My one negative critique about this novel is that some parts of the narration are just so unbelievable as far as how a 7th grader would sound. It seemed to be a bit inconsistent for me, some parts he sounded 12 years old, and sometimes he sounded like a well-read experienced author. Outside of that issue though, I really enjoyed the details and descriptions found throughout the story, often describing the seasonal weather. I guess I should also take into consideration that Holling was not a typical 7th grader, becoming so well-versed in Shakespeare.
I thought it was really clever how the plots of several plays were worked in to the action of Holling's life. I really enjoyed watching the teacher-student relationship evolve through Holling and Mrs. Baker's conversations. There were a lot of cute remarks that Holling made about teachers that stood out to me- such as the one about the "teacher gene" that teachers were born with that just forced them to become teachers.
Some other things to like about this novel: It’s a boy main character, which hopefully would draw in more male readers; and there is basically nothing “inappropriate” even alluded to so that makes it a “safe” choice to recommend to students. (A teacher I work with recently brought up this issue of "appropriateness" in a discussion with me and it is something I am newly aware of, I suppose because I tend to be very liberal and open to reading about issues that may be objectionable for parents of students. So it is something I am trying to be more conscious of in order to save myself from getting into trouble for it someday).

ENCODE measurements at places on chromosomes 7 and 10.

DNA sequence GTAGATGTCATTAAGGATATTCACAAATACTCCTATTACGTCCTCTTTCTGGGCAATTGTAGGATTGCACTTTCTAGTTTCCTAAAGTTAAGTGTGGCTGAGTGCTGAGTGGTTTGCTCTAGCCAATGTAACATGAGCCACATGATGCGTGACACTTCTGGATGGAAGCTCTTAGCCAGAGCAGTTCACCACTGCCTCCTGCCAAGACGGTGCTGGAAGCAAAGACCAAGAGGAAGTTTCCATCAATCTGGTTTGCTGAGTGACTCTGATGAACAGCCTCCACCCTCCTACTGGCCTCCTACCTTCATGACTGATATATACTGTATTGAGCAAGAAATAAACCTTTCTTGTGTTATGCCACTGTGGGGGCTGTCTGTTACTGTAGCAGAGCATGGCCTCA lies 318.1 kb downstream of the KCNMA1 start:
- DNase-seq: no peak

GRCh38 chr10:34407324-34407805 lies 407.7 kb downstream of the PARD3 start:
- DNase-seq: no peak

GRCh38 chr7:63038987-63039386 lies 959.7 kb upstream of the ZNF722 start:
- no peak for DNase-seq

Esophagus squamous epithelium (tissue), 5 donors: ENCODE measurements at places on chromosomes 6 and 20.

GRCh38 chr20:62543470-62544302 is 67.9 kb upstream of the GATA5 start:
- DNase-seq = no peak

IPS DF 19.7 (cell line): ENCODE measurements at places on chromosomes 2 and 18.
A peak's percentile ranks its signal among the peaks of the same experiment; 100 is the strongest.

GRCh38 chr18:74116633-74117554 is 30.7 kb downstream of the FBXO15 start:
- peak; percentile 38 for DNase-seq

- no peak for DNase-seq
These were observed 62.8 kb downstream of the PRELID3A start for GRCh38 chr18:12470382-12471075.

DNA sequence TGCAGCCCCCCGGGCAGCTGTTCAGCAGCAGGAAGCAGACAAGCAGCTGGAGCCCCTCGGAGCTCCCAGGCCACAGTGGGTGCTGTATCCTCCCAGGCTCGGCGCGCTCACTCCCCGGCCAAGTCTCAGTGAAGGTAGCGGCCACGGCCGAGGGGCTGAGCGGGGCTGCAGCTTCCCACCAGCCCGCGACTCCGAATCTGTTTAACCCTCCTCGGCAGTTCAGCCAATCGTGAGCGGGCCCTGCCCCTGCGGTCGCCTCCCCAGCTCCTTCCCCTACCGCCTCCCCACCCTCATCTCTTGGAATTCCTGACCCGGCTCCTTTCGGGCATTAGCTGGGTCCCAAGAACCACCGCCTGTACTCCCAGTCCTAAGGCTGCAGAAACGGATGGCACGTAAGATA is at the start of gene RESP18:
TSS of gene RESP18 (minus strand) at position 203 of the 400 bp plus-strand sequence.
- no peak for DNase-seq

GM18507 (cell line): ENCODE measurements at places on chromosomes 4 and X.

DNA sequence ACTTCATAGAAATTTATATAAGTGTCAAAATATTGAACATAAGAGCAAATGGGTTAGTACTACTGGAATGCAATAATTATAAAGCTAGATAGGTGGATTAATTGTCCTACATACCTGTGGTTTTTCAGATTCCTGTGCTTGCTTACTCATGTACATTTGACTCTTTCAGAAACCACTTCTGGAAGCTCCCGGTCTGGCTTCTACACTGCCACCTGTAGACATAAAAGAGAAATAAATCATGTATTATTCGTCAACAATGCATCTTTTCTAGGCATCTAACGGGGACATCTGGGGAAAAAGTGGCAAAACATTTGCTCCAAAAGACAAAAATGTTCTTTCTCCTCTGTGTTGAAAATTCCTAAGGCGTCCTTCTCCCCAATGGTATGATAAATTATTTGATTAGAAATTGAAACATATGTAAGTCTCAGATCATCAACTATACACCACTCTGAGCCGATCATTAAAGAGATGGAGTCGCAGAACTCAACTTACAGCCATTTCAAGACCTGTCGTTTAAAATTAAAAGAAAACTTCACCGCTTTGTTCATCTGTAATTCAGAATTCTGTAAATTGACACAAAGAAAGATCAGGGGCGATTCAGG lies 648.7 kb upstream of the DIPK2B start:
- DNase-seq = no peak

I thought this book was really interesting stylistically. I like to read historical fiction more than I like reading history textbooks so this novel wI thought this book was really interesting stylistically. I like to read historical fiction more than I like reading history textbooks so this novel was very informative for me. However, I did get kind of bored halfway through. When I finally did continue reading it, I didn't mind it, but I wasn't inspired to pick it up and start reading. By the end it felt like a chore more than a choice. But I would recommend it for anyone who is interested in this period or historical fiction....more